Categories Articles, Sales and Marketing

This post walks through a section of my on-demand webinar “Why You Won’t Hit Your Number” that’s available for free. Watch the 10 minute presentation in it’s entirety here.

Without thinking about it, quickly ask yourself: “Am I going to hit my number this quarter?”

What is your answer? If the word “yes”or “no” immediately springs to mind, that’s good. A “no” comes with it’s own concerns, but at least you know what you’re facing.

However, throughout hundreds of interactions with inside sales leaders I too often hear “maybe” or “we’re not sure yet.” This is bad. This tells me that these leaders don’t have a handle on their own sales data.

To properly understand your goal and if you’re going to hit it, you need to work backwards through the sales process. This exercise will help you understand three things about your sales and marketing: How Much, How Good, and How Soon. I’ll explain.

How Much

The “How Much” of sales and marketing is your lead inventory, also known as sales pipeline. Do you have enough inventory today to support your sales team and your goals going forward? A good way to answer this question is to chart your pipeline. Figure out at which stages of the sales process these leads lie. Create a simple table, like this:

pipeline inventoryHow Good

Now that you know how much inventory is in each sales stage, you can chart it to a sales funnel. A common mistake is to map pipeline inventory in the shape of a sales funnel without much thought about past performance or future expectations of these stages, as shown below on the left. This will give you a false understanding of your pipeline.

Instead, you should analyze your historical conversion rates through each stage, and you’ll almost be able to predict the future. If you’re not sure how to do this, we have a free app on the Salesforce AppExchange that will do this for you. The funnel on the right shows the opportunity count in each stage combined with the historical conversion rates.

sales conversion funnel

One tip: don’t limit yourself to just the sales funnel. Look at marketing, and at what rate you expect them to hand leads to sales. Looking at the sales and marketing funnel together will allow you to see even further around the corner.

marketing funnel

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How Soon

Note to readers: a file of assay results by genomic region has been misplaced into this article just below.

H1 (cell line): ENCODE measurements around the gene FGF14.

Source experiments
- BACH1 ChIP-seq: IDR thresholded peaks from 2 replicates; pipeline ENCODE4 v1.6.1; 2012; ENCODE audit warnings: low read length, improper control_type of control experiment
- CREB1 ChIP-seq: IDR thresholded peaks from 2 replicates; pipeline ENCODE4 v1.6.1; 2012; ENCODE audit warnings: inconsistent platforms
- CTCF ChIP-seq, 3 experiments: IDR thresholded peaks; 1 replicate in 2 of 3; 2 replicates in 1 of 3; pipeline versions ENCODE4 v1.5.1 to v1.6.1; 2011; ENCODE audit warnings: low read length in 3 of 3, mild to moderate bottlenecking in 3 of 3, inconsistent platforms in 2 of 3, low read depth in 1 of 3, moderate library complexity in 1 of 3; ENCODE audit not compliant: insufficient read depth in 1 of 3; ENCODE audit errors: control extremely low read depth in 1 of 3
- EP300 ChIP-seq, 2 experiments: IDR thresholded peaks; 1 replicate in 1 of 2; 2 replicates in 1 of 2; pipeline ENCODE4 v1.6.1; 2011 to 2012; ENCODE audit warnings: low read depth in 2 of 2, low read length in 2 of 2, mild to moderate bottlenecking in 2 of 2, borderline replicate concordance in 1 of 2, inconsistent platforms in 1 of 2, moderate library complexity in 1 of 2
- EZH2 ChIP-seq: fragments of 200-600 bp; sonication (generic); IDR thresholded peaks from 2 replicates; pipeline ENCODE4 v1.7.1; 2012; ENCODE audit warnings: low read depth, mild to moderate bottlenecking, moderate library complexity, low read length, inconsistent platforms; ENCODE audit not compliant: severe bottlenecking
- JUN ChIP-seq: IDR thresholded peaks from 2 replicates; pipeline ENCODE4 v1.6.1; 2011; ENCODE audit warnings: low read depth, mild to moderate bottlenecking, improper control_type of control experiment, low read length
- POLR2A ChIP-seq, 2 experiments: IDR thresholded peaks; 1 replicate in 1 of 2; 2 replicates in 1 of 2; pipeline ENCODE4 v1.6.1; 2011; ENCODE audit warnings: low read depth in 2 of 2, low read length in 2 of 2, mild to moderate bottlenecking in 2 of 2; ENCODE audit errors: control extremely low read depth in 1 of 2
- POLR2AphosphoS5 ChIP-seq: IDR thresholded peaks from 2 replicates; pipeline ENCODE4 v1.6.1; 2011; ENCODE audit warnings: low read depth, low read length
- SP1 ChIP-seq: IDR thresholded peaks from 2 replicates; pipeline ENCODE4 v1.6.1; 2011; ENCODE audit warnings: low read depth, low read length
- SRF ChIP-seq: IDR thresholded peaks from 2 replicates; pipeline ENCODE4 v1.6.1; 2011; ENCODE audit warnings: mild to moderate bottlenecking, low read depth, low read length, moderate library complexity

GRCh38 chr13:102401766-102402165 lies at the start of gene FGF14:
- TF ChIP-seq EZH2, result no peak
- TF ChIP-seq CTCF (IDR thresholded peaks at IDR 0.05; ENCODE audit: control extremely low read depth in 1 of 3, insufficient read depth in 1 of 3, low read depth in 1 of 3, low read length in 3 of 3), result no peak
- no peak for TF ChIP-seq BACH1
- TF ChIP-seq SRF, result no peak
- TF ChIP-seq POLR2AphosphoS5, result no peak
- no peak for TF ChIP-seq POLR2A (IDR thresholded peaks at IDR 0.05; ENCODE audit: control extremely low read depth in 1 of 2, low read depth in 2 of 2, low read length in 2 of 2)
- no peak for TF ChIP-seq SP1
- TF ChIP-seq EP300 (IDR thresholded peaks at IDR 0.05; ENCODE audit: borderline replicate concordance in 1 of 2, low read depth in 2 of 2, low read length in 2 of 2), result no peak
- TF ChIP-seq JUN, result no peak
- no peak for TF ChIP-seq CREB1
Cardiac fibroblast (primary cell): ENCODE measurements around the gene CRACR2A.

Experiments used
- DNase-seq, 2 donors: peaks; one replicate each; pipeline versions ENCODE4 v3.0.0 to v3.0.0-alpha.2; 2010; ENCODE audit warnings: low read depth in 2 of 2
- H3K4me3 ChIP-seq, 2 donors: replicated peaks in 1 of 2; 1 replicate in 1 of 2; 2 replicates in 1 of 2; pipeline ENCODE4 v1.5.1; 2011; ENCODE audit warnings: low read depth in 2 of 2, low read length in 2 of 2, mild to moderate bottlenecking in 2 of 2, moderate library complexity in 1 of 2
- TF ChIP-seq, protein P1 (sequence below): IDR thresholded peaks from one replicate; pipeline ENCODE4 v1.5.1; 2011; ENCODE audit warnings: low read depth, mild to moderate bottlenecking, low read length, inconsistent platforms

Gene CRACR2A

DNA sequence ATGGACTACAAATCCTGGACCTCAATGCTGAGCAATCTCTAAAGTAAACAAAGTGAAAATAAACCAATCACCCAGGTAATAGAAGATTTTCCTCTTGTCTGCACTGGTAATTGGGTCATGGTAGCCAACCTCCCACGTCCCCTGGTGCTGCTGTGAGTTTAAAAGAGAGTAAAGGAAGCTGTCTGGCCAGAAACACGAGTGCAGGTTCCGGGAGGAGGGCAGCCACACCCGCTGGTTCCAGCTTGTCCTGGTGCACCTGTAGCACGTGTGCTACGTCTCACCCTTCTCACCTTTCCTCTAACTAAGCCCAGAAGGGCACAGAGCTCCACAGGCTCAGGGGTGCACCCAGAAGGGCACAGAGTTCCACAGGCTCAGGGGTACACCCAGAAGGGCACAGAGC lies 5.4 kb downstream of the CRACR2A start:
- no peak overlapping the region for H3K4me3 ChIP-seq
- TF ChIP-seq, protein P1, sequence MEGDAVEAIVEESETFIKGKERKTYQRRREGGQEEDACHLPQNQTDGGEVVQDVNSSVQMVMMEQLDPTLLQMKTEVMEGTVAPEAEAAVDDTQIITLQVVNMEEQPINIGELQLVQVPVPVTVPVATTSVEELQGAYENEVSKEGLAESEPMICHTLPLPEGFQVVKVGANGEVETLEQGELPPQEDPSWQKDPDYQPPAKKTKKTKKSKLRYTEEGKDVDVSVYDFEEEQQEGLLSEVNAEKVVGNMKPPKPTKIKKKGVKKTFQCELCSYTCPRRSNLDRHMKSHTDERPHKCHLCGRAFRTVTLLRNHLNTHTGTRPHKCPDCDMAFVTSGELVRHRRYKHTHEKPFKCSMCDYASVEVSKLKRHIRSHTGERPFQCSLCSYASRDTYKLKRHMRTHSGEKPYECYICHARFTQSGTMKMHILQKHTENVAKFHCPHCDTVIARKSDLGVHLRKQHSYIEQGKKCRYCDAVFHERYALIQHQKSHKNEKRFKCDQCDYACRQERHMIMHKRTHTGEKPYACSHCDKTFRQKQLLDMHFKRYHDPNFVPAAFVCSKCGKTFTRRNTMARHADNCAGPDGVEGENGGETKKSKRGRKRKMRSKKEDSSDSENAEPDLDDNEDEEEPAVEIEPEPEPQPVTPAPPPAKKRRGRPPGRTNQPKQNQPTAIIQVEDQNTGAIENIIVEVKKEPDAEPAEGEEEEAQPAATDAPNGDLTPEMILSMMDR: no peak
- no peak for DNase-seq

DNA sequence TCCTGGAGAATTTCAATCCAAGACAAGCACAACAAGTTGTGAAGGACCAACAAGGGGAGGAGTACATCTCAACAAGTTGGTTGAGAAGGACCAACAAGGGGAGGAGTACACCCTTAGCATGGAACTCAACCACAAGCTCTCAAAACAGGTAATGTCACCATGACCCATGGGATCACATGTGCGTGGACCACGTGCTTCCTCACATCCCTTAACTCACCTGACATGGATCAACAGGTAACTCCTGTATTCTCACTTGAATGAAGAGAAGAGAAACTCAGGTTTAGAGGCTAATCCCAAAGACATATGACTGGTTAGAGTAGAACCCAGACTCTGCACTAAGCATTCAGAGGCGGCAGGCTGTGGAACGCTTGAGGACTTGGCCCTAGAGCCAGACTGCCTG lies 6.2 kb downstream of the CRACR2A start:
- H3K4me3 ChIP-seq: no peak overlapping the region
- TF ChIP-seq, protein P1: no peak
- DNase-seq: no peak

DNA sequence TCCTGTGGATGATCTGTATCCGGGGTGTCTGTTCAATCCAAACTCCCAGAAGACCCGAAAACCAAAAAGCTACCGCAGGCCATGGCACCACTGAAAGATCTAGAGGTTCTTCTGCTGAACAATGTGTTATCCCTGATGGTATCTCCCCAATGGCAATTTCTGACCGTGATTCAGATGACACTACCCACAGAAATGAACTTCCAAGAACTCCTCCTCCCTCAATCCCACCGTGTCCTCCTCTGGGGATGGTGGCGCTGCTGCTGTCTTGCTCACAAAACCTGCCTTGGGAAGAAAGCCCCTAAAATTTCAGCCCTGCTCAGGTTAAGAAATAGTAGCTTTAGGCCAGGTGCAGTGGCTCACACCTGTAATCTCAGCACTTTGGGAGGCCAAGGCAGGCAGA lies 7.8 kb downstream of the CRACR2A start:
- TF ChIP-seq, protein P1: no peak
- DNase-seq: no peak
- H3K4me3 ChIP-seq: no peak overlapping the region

Knowing how long it will take to move leads through your sales and marketing funnel will give you even further clarity on when deals can expect to close. However, be wary of looking at your entire sales cycle as one Average Sales Cycle number. Just as you can’t close 50% of a deal, Average Sales Cycle can be misleading.  There is too much variability. Instead, break down “how soon” for each stage individually. A table like this can help:

sales cycle

Which you can then chart like this:

sales cycle graph

The Big Picture

By breaking down inventory, conversion rates, and sales cycle to the individual stages in your sales process, you will create a more realistic forecast and gain a deeper understanding of how many deals your team will close within a given period. At InsightSquared, we use this data to help people build forecasts like this:

bookings forecast

The bottom line is with more accurate forecasting you can set realistic goals for your team. Using data-backed metrics takes the guesswork out of sales management and keeps reps more accountable for their pipeline at the sales stage level.

Of course there is a lot more that goes into hitting your number. There’s goal setting, sales and marketing alignment, and extra steps you can take once you’ve built your forecast. I cover these topics in a 10 minute webinar which you can watch on-demand here. I encourage you to give it a watch, actually dig into your own data, and know with confidence why you will or will not miss your number this quarter.

 

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Fred Shilmover
Fred is founder and CEO of InsightSquared. Prior to InsightSquared Fred headed global IT and was an associate at Bessemer Venture Partners. His background includes an SMB consultancy he founded as well as corporate development at Salesforce.com. Fred has a B.S. from Tufts and an MBA from Harvard Business School.
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